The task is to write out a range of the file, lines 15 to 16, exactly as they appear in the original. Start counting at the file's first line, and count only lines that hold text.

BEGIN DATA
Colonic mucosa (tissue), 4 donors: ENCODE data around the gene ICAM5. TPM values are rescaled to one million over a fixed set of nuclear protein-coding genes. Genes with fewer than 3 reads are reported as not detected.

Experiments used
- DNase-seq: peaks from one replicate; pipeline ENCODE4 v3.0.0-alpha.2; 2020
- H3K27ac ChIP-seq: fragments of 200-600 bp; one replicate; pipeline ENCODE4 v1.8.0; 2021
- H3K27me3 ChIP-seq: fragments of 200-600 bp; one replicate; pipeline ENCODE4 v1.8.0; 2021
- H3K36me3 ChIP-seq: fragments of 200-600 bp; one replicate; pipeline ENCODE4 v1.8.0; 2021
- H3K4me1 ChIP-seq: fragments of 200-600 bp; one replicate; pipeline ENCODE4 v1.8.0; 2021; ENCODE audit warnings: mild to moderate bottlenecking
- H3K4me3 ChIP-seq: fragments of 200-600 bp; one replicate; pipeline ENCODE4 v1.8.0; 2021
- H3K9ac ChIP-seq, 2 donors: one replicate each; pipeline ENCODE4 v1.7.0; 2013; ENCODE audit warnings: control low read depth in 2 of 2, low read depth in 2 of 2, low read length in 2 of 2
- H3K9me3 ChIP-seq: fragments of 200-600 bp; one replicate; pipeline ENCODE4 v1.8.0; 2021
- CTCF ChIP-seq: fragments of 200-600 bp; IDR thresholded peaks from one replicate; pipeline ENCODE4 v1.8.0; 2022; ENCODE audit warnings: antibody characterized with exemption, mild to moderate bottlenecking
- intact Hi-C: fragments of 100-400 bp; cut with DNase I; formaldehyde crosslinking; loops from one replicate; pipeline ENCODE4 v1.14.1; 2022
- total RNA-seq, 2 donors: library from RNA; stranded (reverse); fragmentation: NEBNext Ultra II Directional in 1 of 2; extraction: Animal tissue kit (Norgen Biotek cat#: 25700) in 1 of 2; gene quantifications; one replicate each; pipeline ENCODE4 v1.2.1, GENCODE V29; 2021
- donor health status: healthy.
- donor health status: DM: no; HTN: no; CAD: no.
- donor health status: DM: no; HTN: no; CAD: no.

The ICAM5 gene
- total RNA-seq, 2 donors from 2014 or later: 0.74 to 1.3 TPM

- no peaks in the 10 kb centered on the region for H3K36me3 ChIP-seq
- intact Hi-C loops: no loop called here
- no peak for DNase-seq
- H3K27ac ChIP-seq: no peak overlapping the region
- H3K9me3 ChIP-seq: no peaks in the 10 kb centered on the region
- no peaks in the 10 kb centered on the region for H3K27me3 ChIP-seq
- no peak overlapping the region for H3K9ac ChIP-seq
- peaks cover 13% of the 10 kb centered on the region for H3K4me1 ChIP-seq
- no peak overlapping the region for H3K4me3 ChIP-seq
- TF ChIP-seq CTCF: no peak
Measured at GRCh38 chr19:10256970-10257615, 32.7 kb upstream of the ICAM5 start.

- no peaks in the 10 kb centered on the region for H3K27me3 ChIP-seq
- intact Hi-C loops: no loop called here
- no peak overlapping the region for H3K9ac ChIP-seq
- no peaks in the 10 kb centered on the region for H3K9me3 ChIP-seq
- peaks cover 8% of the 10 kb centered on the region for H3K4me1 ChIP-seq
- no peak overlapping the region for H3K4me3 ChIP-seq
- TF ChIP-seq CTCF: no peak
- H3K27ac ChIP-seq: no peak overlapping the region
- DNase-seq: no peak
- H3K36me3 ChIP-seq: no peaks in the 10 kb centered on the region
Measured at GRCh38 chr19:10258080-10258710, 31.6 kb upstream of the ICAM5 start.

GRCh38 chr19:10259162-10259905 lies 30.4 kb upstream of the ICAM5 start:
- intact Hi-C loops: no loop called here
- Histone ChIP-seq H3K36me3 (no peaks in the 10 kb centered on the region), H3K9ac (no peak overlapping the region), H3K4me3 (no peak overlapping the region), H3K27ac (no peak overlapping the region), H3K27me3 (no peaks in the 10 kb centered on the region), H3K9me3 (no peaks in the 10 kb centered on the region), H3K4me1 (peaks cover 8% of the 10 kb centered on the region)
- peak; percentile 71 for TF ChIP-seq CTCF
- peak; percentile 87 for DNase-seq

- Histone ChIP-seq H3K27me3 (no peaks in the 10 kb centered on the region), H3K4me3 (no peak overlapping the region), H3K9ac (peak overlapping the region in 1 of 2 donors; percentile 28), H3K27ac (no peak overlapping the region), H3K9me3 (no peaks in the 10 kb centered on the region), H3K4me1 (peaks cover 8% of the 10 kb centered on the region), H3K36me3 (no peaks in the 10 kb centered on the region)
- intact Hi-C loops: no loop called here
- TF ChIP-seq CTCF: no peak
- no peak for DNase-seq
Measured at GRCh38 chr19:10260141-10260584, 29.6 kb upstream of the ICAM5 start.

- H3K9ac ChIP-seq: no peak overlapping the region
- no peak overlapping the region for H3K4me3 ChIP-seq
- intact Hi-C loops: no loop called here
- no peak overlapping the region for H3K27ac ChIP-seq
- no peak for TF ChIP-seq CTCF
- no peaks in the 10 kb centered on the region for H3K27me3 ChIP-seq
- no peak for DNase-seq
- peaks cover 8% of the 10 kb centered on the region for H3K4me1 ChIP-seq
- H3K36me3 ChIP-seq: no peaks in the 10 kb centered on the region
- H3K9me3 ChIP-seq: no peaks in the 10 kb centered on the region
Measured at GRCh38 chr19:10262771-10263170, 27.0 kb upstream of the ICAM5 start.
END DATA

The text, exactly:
- donor health status: DM: no; HTN: no; CAD: no.
- donor health status: DM: no; HTN: no; CAD: no.